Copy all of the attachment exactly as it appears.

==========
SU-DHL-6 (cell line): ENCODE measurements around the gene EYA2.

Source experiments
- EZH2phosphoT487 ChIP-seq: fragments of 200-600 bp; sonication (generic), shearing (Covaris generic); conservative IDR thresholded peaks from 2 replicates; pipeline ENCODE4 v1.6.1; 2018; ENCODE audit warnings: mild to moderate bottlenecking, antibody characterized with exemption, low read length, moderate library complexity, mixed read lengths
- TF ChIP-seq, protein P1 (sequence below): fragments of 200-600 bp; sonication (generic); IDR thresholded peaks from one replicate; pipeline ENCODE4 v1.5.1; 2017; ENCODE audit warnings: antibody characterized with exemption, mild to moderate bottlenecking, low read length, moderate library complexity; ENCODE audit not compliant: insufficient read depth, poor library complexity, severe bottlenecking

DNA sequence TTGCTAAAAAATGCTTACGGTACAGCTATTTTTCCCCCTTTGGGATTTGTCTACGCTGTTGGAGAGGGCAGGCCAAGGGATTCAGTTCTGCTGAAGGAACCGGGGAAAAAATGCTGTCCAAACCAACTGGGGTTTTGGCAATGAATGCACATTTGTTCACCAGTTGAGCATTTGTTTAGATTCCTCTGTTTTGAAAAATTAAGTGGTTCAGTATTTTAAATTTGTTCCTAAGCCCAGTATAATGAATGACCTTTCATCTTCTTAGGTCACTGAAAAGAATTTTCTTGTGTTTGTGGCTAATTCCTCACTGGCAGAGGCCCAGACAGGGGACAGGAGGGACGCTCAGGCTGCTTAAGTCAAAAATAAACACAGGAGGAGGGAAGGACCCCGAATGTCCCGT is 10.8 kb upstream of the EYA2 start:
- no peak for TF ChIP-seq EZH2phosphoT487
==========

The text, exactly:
SU-DHL-6 (cell line): ENCODE measurements around the gene EYA2.

Source experiments
- EZH2phosphoT487 ChIP-seq: fragments of 200-600 bp; sonication (generic), shearing (Covaris generic); conservative IDR thresholded peaks from 2 replicates; pipeline ENCODE4 v1.6.1; 2018; ENCODE audit warnings: mild to moderate bottlenecking, antibody characterized with exemption, low read length, moderate library complexity, mixed read lengths
- TF ChIP-seq, protein P1 (sequence below): fragments of 200-600 bp; sonication (generic); IDR thresholded peaks from one replicate; pipeline ENCODE4 v1.5.1; 2017; ENCODE audit warnings: antibody characterized with exemption, mild to moderate bottlenecking, low read length, moderate library complexity; ENCODE audit not compliant: insufficient read depth, poor library complexity, severe bottlenecking

DNA sequence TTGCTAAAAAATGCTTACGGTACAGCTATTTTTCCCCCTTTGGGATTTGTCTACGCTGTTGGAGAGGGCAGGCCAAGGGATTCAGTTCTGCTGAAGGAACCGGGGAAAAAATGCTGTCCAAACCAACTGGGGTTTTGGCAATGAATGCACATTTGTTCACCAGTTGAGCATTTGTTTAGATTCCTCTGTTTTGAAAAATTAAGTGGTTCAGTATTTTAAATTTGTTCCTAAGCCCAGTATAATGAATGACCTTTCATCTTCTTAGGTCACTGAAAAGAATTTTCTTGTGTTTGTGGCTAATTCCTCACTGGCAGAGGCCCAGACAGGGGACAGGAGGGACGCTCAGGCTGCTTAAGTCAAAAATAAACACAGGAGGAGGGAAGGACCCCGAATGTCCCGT is 10.8 kb upstream of the EYA2 start:
- no peak for TF ChIP-seq EZH2phosphoT487